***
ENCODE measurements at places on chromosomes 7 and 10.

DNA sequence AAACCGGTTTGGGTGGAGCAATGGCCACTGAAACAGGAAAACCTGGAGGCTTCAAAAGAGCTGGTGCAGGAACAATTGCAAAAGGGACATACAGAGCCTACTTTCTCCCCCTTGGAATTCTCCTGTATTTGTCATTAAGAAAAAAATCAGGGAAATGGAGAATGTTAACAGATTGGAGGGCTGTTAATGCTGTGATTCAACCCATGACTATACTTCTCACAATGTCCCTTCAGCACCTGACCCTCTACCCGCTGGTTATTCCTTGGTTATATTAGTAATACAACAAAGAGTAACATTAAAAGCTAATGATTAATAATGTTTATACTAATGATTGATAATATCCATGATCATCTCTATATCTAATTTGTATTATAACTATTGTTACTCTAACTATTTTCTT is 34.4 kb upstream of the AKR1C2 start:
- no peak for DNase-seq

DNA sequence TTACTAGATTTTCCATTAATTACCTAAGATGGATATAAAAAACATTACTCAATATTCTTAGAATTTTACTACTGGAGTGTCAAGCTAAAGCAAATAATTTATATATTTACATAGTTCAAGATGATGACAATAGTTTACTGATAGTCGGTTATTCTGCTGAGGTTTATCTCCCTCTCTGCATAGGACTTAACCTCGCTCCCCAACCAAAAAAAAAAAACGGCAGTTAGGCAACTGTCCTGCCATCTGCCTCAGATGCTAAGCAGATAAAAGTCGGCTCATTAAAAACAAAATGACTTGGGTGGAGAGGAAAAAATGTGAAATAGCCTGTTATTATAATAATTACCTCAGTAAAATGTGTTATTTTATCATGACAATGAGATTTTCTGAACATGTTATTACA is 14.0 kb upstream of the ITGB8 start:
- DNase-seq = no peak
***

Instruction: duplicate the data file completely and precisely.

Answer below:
ENCODE measurements at places on chromosomes 7 and 10.

DNA sequence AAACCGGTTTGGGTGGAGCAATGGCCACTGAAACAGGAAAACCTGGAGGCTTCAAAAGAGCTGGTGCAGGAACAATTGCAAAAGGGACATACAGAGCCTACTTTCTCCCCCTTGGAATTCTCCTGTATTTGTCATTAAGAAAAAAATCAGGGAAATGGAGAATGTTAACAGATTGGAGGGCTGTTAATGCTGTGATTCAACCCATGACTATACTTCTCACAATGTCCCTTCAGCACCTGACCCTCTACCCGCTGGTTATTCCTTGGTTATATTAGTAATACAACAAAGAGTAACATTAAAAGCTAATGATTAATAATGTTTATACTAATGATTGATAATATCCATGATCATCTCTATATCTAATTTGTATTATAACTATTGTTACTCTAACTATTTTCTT is 34.4 kb upstream of the AKR1C2 start:
- no peak for DNase-seq

DNA sequence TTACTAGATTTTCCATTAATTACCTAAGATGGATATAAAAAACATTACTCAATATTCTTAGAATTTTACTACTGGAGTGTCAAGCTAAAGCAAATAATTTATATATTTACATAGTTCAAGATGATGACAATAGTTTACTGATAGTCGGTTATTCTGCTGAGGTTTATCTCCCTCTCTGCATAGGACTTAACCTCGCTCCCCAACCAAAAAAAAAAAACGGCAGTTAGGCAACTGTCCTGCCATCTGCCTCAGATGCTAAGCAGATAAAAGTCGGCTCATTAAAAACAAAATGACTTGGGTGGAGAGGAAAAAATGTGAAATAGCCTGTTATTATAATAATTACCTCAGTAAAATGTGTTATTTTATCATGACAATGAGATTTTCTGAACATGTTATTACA is 14.0 kb upstream of the ITGB8 start:
- DNase-seq = no peak